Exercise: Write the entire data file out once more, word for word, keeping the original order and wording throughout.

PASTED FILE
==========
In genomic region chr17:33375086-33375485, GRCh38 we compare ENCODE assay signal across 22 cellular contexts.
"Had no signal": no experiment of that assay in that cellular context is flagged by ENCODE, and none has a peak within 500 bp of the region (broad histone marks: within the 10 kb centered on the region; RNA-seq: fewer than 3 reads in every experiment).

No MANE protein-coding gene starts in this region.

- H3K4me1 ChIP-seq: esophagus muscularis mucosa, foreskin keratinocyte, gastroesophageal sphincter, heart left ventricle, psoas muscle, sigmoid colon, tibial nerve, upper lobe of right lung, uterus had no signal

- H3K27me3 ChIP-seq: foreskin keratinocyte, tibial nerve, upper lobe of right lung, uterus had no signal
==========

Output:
In genomic region chr17:33375086-33375485, GRCh38 we compare ENCODE assay signal across 22 cellular contexts.
"Had no signal": no experiment of that assay in that cellular context is flagged by ENCODE, and none has a peak within 500 bp of the region (broad histone marks: within the 10 kb centered on the region; RNA-seq: fewer than 3 reads in every experiment).

No MANE protein-coding gene starts in this region.

- H3K4me1 ChIP-seq: esophagus muscularis mucosa, foreskin keratinocyte, gastroesophageal sphincter, heart left ventricle, psoas muscle, sigmoid colon, tibial nerve, upper lobe of right lung, uterus had no signal

- H3K27me3 ChIP-seq: foreskin keratinocyte, tibial nerve, upper lobe of right lung, uterus had no signal